Despite the guilty verdict, Jonjo Shelvey afterwards continued to protest his innocence.

Now Romain Saiss has spoken out for the first time about the incident and after effects of the hearing.

Romain Saiss speaking to the Express & Star:

“Just after (the Jonjo Shelvey furore) it was difficult.

“I don’t read the press, when I finish training I stay at home with my family and let the football out.

“I think the FA did their job and now for me it’s finished. I’m okay (now)  and smiling.

“I think this word has no place in football or life.

“England is a big country with more nationalities and there is no problem.

“I remember this game, a big game.

“After, with this, it’s more difficult for some weeks because I had just come in England, my first game I have one problem.

“This is life maybe, sometimes, we have this problem.”

Official Newcastle United Statement 22 December 2016:


Jonjo Shelvey has today taken the decision not to lodge an appeal against an FA misconduct charge which was found proven by the Regulatory Commission earlier this week. The player will now serve a five-match suspension.

Speaking of the verdict and his decision, Jonjo said:

“I am very disappointed and frustrated with the outcome of the hearing.  I strongly maintain that I did not use the offensive language that has been alleged.

“Despite my strong disappointment, we think an appeal is very unlikely to change the panel’s decision on the case, so I have decided not to take that option.

“Appealing the ban would also extend the period of uncertainty for the club and the team during such an important part of the season.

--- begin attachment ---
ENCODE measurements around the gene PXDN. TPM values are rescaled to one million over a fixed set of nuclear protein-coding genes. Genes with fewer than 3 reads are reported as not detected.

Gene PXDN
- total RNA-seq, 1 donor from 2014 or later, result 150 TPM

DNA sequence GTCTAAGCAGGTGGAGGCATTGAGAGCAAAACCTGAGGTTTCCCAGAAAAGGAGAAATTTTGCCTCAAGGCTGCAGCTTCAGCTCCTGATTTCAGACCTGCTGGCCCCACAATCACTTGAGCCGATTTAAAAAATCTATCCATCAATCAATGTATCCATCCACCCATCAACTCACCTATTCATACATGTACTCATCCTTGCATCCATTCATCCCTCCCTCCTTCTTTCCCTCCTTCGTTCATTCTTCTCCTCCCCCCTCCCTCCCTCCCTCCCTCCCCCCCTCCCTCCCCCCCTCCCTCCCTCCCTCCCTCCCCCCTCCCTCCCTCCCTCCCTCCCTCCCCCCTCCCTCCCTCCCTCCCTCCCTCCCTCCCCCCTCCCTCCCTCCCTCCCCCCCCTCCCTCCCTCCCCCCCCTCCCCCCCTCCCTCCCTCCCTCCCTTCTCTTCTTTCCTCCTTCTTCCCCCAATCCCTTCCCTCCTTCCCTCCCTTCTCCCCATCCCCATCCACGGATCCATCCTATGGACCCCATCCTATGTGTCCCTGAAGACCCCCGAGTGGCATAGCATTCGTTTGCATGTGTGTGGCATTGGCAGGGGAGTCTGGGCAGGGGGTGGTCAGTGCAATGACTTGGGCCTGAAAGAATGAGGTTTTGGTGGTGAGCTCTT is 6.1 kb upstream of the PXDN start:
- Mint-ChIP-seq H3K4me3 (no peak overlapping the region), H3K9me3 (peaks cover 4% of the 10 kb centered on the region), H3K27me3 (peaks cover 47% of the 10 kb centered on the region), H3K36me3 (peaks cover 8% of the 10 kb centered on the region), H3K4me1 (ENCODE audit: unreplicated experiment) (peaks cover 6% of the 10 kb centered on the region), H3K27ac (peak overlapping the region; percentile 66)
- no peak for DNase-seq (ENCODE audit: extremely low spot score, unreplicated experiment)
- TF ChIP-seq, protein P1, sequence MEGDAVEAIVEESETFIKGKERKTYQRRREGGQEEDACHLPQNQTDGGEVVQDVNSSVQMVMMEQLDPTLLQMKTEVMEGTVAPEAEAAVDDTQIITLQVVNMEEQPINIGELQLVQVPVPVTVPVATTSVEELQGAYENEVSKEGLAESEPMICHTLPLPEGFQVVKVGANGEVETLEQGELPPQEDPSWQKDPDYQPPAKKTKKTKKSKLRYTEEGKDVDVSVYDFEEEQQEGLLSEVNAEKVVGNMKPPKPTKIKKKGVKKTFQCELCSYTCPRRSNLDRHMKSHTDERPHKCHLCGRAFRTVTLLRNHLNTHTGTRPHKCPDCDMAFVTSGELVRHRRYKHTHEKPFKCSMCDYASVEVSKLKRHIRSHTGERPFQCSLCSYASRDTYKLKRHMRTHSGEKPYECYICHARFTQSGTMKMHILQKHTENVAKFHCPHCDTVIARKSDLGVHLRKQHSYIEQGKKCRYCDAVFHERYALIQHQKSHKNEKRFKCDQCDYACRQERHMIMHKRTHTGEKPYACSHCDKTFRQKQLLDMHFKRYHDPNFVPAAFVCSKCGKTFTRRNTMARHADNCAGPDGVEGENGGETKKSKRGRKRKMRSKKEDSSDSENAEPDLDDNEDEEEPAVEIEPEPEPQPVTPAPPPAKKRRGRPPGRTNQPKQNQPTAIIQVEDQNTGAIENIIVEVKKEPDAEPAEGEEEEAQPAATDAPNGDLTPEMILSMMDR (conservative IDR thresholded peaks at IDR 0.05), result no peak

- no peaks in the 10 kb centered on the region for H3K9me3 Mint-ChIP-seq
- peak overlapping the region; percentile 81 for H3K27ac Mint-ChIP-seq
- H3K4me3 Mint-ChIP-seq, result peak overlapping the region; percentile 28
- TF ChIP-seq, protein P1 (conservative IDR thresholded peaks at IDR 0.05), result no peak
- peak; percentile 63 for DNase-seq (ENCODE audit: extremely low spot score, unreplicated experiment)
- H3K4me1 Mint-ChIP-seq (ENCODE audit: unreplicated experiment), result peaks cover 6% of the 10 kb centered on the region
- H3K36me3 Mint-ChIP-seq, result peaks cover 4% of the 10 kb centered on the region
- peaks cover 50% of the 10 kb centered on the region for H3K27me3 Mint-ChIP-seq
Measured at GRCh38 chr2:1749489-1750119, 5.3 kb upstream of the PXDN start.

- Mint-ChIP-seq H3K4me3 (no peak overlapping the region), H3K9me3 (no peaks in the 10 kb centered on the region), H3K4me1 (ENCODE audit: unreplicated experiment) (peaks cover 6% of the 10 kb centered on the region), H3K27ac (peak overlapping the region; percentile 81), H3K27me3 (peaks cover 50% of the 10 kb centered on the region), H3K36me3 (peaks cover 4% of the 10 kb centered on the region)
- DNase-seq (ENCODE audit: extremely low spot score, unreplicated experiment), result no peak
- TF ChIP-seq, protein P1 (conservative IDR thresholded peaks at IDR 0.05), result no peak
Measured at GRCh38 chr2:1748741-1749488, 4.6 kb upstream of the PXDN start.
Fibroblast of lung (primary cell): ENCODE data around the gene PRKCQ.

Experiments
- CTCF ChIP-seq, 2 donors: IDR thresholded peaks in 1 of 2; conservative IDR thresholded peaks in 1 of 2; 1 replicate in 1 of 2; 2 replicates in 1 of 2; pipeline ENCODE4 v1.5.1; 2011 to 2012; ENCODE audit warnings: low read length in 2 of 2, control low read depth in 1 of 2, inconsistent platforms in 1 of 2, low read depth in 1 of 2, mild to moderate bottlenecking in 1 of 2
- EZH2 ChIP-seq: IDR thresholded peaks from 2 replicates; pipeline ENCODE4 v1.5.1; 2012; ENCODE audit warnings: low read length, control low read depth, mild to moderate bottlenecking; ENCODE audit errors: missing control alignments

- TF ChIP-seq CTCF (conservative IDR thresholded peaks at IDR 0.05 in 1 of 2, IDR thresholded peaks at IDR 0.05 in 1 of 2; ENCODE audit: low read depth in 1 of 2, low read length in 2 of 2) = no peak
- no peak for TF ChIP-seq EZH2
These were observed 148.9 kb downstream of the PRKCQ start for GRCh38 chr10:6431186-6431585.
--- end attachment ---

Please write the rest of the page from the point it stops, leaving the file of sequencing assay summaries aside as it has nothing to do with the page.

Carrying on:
“This would not be fair on my club, manager or teammates and I want to draw a line under this now so that I can return to help my team with our promotion challenge as soon as possible.“

Manager Rafa Benitez said:

“Jonjo has maintained his position from the outset and as such has received our full support. Despite this issue going on in the background he has continued to train and play really well.

“Now he has made the decision not to appeal the verdict we can focus on the upcoming games without uncertainty and distraction.”

Newcastle United does not tolerate any form of discrimination or abuse and condemns the use of racist, sexist or homophobic remarks in the strongest possible terms.

The club will not be making any further comment.’

Official FA Statement on Jonjo Shelvey 20 December 2016:

‘Jonjo Shelvey has been given a five-match suspension and £100,000 fine after an FA misconduct charge against him was found proven.